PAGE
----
In a show of international cooperation and a commitment to enhancing military partnership and capabilities, the Brazilian Marine Corps recently hosted an annual planning conference with representatives from U.S. Marine Corps Forces, South October 23-27. The Operational Naval Infantry Committee (ONIC) brought together senior leaders, planning officers, and enlisted members from both nations to discuss future strategies, personnel exchanges, and bilateral training exercises.
The conference, held in the city of Rio de Janeiro, marks a significant step toward bolstering collaboration between two of the Americas’ most prominent military forces. Officials from both sides lauded the initiative, emphasizing the importance of maintaining a robust and unified front in an increasingly complex global security landscape.
Additionally, the ONIC creates a key forum for leaders and planners from the two Marine Corps to discuss and reaffirm mutual security objectives and plan future security cooperation engagements. Building off previous year’s events, the planners solidified the bi-lateral training schedules for the next two years and set a path forward on engagements over the next five years. Since both Marine Corps specialize in amphibious operations, continued and strengthened partnership will bolster both nations’ capabilities in this aspect.
Brazilian Marine Corps Major General Roberto Lemos, commanding general of Doctrine Command, opened the conference with an address highlighting the historic cooperation between the two naval infantry forces. He stated, “The Brazilian Naval Infantry and the United States Marine Corps have a longstanding friendship rooted in mutual respect and shared values. This conference represents our commitment to enhancing our capabilities, increasing interoperability, and strengthening our partnership to meet the evolving security challenges of our time.”
The ONIC focused on how the two Marine Corps can work together to increase interoperability, strengthen the partnership, and achieve force readiness at the same time. During the scheduled events, planners also had in depth discussions about the U.S. Marine Corps Force Design initiative, Brazil’s ground and maritime initiatives, as well as emerging naval concepts that will directly impact both forces.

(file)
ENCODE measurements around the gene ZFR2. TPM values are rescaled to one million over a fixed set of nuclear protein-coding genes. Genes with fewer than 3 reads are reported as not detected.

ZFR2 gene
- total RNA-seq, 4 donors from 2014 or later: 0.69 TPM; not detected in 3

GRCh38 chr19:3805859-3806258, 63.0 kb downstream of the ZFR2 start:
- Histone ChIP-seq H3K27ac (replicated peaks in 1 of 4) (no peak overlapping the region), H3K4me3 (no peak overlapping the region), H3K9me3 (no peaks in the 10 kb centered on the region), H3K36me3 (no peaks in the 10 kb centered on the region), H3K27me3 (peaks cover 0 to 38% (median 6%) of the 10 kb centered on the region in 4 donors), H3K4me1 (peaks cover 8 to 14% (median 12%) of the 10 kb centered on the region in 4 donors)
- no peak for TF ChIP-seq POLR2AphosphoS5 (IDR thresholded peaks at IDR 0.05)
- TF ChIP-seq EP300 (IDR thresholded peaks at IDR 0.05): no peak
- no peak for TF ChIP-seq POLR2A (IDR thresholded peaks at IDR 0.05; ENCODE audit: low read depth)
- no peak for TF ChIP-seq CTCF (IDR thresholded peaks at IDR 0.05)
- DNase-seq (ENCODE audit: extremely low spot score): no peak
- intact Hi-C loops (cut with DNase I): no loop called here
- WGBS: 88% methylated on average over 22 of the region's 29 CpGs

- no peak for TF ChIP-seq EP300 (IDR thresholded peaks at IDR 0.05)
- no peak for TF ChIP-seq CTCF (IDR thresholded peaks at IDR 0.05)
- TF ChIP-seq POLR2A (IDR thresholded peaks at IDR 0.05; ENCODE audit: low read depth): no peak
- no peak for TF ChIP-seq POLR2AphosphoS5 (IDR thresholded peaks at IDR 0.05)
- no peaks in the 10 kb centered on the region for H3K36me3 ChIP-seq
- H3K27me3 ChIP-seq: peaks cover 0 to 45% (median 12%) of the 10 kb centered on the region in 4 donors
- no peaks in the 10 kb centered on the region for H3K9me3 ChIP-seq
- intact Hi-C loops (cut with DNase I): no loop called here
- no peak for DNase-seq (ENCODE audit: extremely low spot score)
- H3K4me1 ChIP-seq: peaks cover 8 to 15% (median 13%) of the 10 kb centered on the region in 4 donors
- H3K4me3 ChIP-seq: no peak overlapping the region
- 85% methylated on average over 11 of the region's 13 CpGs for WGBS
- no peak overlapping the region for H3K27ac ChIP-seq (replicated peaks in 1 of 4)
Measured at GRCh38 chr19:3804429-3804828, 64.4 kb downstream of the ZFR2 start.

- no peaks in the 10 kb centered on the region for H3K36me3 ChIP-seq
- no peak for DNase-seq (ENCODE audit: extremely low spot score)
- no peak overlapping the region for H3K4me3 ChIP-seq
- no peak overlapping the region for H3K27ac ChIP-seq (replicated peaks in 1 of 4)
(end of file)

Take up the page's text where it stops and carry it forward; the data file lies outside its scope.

This upcoming year alone, both Marine Corps plan on conducting at least nine exchanges and training events as well as three larger scale bilateral exercises such as Exercise Formosa and Jungle Warfare Training, and the amphibious operation Exercise Dragão in Brazil. Both countries also participate in the multinational exercise UNITAS every year, which will take place in Chile in 2024.
“Credible amphibious forces are needed now more than ever for maritime nations,” said U.S. Marine Corps Colonel Omar J. Randall, deputy commander for U.S. Marine Corps Forces South. “Both U.S. and Brazilian Marines excel in specialized amphibious operations and strengthening our longstanding partnership will improve our forces’ capabilities.”
The conference featured in-depth discussions on a wide range of topics, including joint training exercises, operational planning, intelligence sharing, and the development of specialized equipment, specifically the U.S. Marine Corps’ “Force Design” concept and how it has shaped the current force. The Brazilian Naval Infantry and the U.S. Marine Corps also explored ways to address emerging threats, such as cyber warfare and non-conventional operations.
“This is about fostering and binding relationships through the entire planning process and execution of our training,” said Maj. Gen. Lemos. “We share the same desire to innovate and be ready for current and future operations in real world events.”
The conference also touched upon topics related to international security and the broader implications of their cooperation. Both sides reaffirmed their commitment to regional stability, as well as their dedication to the principles of democracy, freedom, and the rule of law.
The ONIC not only highlights the significance of the partnership between the U.S. Marine Corps and the Brazilian Naval Infantry but also reinforces their role as key players in safeguarding maritime security in the Americas and beyond.
As the conference drew to a close, the two commanders, Col. Randall and Maj. Gen. Lemos, expressed optimism for the future of this partnership, emphasizing the mutual benefits that would result from closer cooperation and strategic planning.
“We are grateful to have friends like you,” said Col. Randall to the Brazilian Marines. “It is an honor and pleasure to work alongside you and I look forward to the success of these staff talks .”